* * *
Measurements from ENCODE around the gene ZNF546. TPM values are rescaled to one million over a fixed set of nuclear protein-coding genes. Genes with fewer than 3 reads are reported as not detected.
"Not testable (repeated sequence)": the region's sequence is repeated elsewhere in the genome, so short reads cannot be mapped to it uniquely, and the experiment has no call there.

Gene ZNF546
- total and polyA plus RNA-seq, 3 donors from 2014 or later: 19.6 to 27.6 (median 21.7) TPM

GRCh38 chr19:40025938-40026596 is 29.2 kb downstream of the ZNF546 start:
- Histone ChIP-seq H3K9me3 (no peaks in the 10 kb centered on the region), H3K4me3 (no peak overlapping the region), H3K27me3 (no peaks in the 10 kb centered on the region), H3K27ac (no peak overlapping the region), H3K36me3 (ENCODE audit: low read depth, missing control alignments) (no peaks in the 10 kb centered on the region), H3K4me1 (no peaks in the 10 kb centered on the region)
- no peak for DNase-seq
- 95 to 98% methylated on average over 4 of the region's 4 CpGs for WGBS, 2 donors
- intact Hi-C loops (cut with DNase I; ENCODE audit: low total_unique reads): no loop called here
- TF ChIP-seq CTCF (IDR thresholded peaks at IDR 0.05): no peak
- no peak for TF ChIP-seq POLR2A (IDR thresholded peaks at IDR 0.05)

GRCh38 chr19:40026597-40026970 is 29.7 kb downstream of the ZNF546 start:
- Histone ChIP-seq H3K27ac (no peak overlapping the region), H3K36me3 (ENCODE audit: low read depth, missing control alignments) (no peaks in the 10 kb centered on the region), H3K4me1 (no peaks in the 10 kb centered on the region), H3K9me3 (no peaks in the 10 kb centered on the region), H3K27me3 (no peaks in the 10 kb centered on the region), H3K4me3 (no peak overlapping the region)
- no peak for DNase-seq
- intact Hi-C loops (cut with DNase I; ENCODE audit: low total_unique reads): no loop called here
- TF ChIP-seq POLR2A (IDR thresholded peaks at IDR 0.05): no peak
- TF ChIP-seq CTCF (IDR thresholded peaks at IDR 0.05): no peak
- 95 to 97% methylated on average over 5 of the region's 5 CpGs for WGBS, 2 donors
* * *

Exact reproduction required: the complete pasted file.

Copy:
Measurements from ENCODE around the gene ZNF546. TPM values are rescaled to one million over a fixed set of nuclear protein-coding genes. Genes with fewer than 3 reads are reported as not detected.
"Not testable (repeated sequence)": the region's sequence is repeated elsewhere in the genome, so short reads cannot be mapped to it uniquely, and the experiment has no call there.

Gene ZNF546
- total and polyA plus RNA-seq, 3 donors from 2014 or later: 19.6 to 27.6 (median 21.7) TPM

GRCh38 chr19:40025938-40026596 is 29.2 kb downstream of the ZNF546 start:
- Histone ChIP-seq H3K9me3 (no peaks in the 10 kb centered on the region), H3K4me3 (no peak overlapping the region), H3K27me3 (no peaks in the 10 kb centered on the region), H3K27ac (no peak overlapping the region), H3K36me3 (ENCODE audit: low read depth, missing control alignments) (no peaks in the 10 kb centered on the region), H3K4me1 (no peaks in the 10 kb centered on the region)
- no peak for DNase-seq
- 95 to 98% methylated on average over 4 of the region's 4 CpGs for WGBS, 2 donors
- intact Hi-C loops (cut with DNase I; ENCODE audit: low total_unique reads): no loop called here
- TF ChIP-seq CTCF (IDR thresholded peaks at IDR 0.05): no peak
- no peak for TF ChIP-seq POLR2A (IDR thresholded peaks at IDR 0.05)

GRCh38 chr19:40026597-40026970 is 29.7 kb downstream of the ZNF546 start:
- Histone ChIP-seq H3K27ac (no peak overlapping the region), H3K36me3 (ENCODE audit: low read depth, missing control alignments) (no peaks in the 10 kb centered on the region), H3K4me1 (no peaks in the 10 kb centered on the region), H3K9me3 (no peaks in the 10 kb centered on the region), H3K27me3 (no peaks in the 10 kb centered on the region), H3K4me3 (no peak overlapping the region)
- no peak for DNase-seq
- intact Hi-C loops (cut with DNase I; ENCODE audit: low total_unique reads): no loop called here
- TF ChIP-seq POLR2A (IDR thresholded peaks at IDR 0.05): no peak
- TF ChIP-seq CTCF (IDR thresholded peaks at IDR 0.05): no peak
- 95 to 97% methylated on average over 5 of the region's 5 CpGs for WGBS, 2 donors